(This is DGR’s very enthusiastic review of the new EP by the Russian band Moro Moro Land, which was released on February 20.)
I enjoyed the hell out of the Russian group Moro Moro Land‘s 2015 EP Through. The combination of dark atmospherics, the smoke-tinged reverb-haze that seemed to surround the band, and the metallic-hardcore with which the band built that EP really struck a chord with me. To this day, Through remains a constant listen. While the “Something In The Way” cover plays it relatively straight, it also does a fantastic job of demonstrating the filter through which Moro Moro Land put their music. If you’re familiar with the original then you’ll hear how the songs prior to it were formed and then “painted ugly”, just to add a fine layer of dinge to an already heavy experience.
Which is why learning through our very own web site about the group’s followup Smirenie, four years after its predecessor, put me in two very distinct moods. I felt like an utter dipshit for learning through our own news about a band I had gotten used to regularly checking up on myself, and I was also incredibly excited — because if the Moro Moro Land crew could inch anywhere close to Through again, then the Smirenie EP was going to be something that would be very easy to recommend.
At a little over twenty minutes in length, if the question is whether you should give Moro Moro Land‘s new EP a shot, then the answer is relatively simple: Absolutely yes.
Released on February 20th of this year, Smirenie picks up right where Through left off. As a sign of what’s to come, opener “В никуда” not only shows that continuity, it also demonstrates that the band must have been through hell in the four years since the last release. The music is instantly angrier and moodier than its predecessor, and much more in line with the general nihilistic streak that seems to be carving its way through the underground hardcore-inspired metal scene.
A little bit heavier on the black-metal blast than what’s displayed on Through, “В никуда” basically hits the ground running and leaves Moro Moro Land going on a tear through the first couple of songs on this EP. It also adds them to an ever-growing list of groups who have decided to use the last speech from the film The Great Dictator; though it’s not too difficult to understand why groups in the metal and grind scene might find an increasing attraction to that specific set of words, it has popped up a lot recently.
“В никуда” practically spills into the following song, the two quickly becoming a pair as the moodier “В никуда” leads into the more in-your-face and driven “Сами не уйдут”, which kicks things into high-gear from moment one. It’s not so much a segue as it is a piling over, like a crowd attempting to all leave through the same door. Where the opener is focused on hefty usage of a movie sample, atmospherics, and a mid-tempo pacing, “Сами не уйдут” is all about ratcheting up the speed and intensity — hence the two feel like one movement of the overall EP.
The latter is the quick-moving headbanger to be found within the twenty minutes you spend here, the song contrasting well with the earthen-groan and gloomy, bass-driven opening of Smirenie’s third song, “Место в раю” — which proves to be one of the most dynamic and cinematic on the whole EP, shifting tempo multiple times throughout and crescendoing in a final cascade of yelling.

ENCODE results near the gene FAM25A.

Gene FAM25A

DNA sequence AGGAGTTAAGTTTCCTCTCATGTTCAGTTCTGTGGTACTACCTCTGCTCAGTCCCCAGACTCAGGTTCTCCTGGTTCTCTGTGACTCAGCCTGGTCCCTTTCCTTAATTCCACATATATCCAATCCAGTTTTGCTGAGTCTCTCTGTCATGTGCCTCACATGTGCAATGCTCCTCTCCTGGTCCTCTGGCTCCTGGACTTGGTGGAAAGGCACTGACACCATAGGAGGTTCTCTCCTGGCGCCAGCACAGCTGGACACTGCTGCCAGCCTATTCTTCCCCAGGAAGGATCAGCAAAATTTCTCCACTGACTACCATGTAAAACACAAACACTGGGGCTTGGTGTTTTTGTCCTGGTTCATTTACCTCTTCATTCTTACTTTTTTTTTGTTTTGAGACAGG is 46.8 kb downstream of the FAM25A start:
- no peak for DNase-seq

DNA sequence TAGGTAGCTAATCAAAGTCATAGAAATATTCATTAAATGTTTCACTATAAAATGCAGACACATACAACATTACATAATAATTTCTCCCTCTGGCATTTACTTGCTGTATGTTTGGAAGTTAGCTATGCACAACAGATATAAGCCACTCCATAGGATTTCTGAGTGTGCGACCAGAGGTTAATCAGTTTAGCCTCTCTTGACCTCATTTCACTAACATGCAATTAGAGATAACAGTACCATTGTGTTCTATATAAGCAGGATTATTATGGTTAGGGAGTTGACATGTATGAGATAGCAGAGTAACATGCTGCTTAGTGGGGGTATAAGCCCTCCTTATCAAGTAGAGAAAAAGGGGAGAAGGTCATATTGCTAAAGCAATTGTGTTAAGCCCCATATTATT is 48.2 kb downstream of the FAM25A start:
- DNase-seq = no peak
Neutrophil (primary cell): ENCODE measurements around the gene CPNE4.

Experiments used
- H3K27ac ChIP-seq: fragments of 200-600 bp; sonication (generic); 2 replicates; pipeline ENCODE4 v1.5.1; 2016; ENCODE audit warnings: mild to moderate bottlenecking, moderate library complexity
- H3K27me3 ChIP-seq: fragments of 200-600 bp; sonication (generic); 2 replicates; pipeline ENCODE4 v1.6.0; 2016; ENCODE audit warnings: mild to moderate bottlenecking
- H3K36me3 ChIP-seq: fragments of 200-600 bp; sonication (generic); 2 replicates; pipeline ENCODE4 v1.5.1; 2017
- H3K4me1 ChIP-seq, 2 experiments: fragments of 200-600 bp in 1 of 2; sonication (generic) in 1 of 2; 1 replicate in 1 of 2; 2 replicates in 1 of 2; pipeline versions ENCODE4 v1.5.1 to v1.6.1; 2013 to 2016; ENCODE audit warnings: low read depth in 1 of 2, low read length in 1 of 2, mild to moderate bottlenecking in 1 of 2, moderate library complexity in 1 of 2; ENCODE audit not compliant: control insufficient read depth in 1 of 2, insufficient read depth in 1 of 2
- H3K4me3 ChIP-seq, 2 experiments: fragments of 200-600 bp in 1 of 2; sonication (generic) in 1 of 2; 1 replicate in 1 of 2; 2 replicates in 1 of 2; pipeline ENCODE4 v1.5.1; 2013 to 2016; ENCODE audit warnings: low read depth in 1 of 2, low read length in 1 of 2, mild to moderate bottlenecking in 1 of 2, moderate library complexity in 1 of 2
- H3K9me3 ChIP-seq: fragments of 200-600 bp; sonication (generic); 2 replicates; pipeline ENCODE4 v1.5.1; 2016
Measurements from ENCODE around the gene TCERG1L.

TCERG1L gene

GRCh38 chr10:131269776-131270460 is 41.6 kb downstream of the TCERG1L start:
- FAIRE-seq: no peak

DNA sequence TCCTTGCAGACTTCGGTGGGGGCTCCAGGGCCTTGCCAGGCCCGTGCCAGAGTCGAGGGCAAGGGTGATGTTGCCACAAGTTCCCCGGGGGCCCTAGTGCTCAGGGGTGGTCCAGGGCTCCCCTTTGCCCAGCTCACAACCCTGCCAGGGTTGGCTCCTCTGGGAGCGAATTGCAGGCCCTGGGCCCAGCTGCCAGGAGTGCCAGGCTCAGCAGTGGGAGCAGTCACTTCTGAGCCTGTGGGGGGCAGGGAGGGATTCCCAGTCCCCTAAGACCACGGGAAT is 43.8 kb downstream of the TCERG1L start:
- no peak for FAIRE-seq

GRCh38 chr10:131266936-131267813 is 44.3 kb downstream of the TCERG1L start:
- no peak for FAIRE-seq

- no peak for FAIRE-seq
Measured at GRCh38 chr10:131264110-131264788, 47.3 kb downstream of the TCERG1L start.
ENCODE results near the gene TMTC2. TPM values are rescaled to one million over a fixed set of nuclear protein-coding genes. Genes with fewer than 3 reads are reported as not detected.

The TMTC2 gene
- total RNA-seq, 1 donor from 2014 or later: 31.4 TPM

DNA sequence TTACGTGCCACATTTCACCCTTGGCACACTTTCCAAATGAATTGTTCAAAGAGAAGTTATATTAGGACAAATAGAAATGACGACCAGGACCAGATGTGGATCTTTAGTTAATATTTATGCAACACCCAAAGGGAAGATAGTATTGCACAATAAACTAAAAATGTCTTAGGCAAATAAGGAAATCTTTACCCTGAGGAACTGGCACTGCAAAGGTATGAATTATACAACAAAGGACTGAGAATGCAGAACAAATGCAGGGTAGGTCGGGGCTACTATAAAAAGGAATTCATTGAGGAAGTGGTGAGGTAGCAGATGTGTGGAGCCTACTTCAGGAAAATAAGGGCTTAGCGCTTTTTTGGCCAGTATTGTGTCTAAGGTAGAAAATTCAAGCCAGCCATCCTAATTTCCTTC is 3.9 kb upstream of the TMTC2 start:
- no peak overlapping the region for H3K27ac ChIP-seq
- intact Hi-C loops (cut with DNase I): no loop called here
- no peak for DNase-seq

If, however, you’re desiring another fast track and one where the band earn the hardcore part of the self-described blackened hardcore label, then the first minute of Smirenie’s fourth song “Удел” should have you covered. It even has a build-up to what could’ve been a combo breakdown/shout-chorus if Moro Moro Land hadn’t taken advantage of the opportunity to completely sideswipe the listener by going into a chunkier-groove and then a legit blasting section that is almost apocalyptic for how brief it is.
But that leaves plenty of room for “Не простят” to wreck house instead as the EP’s closing track. Moro Moro Land begin the song with an angular rhythm that just hints at how much the band are going to throw themselves all over the place in the last song’s five minutes. The group shift from that angular rhythm to heavy groove, and to an absolutely massive blastbeat section a little after two-minutes into the song which, like the blast section in the song prior to it, seems to immolate itself just as it is getting started.
Easily one of the more white-knuckle, adrenaline-rush style songs of the disc, “Не простят” only lets off the gas a bit in its back half, becoming a fantastic way for the band to just yell over everything — making the presence of a legit guitar-lead melody amongst all of the chaos all the more surprising, especially as Moro Moro Land fade out Smirenie on it.
Picking up right where they left off is a perfect move for Moro Moro Land. Smirenie pairs up excellently with Through, so well that if you were not aware of the four-year gap between them, they would together feel like a fiery full-length release. The group’s fusion of genres is accomplished with such ease that you can’t help but be slightly jealous. Moro Moro Land are a perfect snapshot and microcosm of the trends working their way through the underground metal scene right now, and their execution of that smoke-filled haze and reverb-soaked atmosphere is second-to-none.
Hopefully there won’t be such a huge gap between releases for the group this next time, as Smirenie demonstrates that they have clearly struck onto something here. Should the band be given the opportunity to stretch their wings even further, you better believe it is going to be something to look forward to.